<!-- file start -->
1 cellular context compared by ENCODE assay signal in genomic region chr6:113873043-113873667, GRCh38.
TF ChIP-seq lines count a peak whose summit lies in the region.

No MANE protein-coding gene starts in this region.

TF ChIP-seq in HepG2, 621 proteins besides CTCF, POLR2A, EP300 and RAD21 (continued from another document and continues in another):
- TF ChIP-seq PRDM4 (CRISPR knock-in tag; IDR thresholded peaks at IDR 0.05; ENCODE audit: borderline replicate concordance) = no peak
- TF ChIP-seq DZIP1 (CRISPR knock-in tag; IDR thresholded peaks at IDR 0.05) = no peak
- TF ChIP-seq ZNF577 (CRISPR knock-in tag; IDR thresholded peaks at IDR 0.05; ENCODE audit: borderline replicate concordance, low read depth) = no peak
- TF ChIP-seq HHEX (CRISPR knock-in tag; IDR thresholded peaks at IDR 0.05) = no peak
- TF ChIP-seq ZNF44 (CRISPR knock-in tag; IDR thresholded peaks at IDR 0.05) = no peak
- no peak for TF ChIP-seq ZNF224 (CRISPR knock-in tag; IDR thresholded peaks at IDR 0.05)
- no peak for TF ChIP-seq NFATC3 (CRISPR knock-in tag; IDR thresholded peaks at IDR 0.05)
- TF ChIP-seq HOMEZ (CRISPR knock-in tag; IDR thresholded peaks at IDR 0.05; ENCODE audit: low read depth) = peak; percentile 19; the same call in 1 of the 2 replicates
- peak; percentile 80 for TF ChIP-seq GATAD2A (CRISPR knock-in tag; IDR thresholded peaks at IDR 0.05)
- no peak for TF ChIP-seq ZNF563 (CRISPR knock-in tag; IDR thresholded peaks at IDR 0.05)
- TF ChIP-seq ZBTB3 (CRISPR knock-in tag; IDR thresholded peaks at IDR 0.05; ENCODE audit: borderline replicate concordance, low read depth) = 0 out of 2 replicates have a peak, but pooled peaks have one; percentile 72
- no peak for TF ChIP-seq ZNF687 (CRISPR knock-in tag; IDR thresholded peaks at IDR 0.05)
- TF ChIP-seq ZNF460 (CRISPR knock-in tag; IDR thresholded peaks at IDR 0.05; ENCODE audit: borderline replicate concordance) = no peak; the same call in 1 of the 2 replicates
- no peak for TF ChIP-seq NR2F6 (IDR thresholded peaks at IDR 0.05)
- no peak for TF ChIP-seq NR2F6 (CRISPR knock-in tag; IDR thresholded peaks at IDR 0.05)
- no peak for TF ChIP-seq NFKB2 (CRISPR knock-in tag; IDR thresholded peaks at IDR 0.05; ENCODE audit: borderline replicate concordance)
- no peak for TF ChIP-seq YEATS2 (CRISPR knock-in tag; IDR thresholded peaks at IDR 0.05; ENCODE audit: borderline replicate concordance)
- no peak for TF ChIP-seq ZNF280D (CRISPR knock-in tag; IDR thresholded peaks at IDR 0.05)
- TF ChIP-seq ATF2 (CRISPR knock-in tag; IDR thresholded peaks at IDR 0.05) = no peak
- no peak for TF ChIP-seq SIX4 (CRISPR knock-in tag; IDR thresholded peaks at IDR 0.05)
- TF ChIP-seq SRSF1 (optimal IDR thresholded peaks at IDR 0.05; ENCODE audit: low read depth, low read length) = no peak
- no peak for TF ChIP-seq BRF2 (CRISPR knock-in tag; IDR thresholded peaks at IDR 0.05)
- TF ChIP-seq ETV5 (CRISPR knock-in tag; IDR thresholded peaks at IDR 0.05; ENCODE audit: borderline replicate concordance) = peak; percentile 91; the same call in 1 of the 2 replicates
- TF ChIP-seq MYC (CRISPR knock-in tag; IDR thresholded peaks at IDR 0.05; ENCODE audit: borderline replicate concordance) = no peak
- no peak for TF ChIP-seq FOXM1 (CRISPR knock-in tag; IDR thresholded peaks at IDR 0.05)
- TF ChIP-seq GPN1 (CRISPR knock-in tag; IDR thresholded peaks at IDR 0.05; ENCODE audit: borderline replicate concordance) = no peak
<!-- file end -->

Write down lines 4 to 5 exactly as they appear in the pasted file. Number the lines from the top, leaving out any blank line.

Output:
TF ChIP-seq in HepG2, 621 proteins besides CTCF, POLR2A, EP300 and RAD21 (continued from another document and continues in another):
- TF ChIP-seq PRDM4 (CRISPR knock-in tag; IDR thresholded peaks at IDR 0.05; ENCODE audit: borderline replicate concordance) = no peak